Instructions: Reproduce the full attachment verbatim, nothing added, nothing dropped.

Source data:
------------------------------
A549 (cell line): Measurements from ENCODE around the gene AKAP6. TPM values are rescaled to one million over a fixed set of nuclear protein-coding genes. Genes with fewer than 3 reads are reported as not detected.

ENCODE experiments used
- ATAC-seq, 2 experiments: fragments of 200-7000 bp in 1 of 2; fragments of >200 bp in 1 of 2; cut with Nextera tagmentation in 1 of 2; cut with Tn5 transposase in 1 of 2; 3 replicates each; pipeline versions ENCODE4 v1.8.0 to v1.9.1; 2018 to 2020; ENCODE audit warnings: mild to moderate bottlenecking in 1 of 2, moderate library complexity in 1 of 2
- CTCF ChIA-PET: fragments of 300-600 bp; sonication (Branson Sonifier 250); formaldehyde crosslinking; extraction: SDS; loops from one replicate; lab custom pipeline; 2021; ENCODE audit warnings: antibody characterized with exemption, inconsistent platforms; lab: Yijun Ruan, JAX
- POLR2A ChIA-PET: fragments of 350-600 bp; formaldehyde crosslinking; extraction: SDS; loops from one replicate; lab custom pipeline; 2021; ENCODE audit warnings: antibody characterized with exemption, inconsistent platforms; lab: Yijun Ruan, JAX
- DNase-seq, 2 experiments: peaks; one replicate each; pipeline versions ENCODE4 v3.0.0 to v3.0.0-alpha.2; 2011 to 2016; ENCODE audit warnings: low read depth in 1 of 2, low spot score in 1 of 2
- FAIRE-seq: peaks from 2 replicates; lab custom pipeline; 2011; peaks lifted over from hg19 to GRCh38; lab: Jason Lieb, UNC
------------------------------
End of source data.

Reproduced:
A549 (cell line): Measurements from ENCODE around the gene AKAP6. TPM values are rescaled to one million over a fixed set of nuclear protein-coding genes. Genes with fewer than 3 reads are reported as not detected.

ENCODE experiments used
- ATAC-seq, 2 experiments: fragments of 200-7000 bp in 1 of 2; fragments of >200 bp in 1 of 2; cut with Nextera tagmentation in 1 of 2; cut with Tn5 transposase in 1 of 2; 3 replicates each; pipeline versions ENCODE4 v1.8.0 to v1.9.1; 2018 to 2020; ENCODE audit warnings: mild to moderate bottlenecking in 1 of 2, moderate library complexity in 1 of 2
- CTCF ChIA-PET: fragments of 300-600 bp; sonication (Branson Sonifier 250); formaldehyde crosslinking; extraction: SDS; loops from one replicate; lab custom pipeline; 2021; ENCODE audit warnings: antibody characterized with exemption, inconsistent platforms; lab: Yijun Ruan, JAX
- POLR2A ChIA-PET: fragments of 350-600 bp; formaldehyde crosslinking; extraction: SDS; loops from one replicate; lab custom pipeline; 2021; ENCODE audit warnings: antibody characterized with exemption, inconsistent platforms; lab: Yijun Ruan, JAX
- DNase-seq, 2 experiments: peaks; one replicate each; pipeline versions ENCODE4 v3.0.0 to v3.0.0-alpha.2; 2011 to 2016; ENCODE audit warnings: low read depth in 1 of 2, low spot score in 1 of 2
- FAIRE-seq: peaks from 2 replicates; lab custom pipeline; 2011; peaks lifted over from hg19 to GRCh38; lab: Jason Lieb, UNC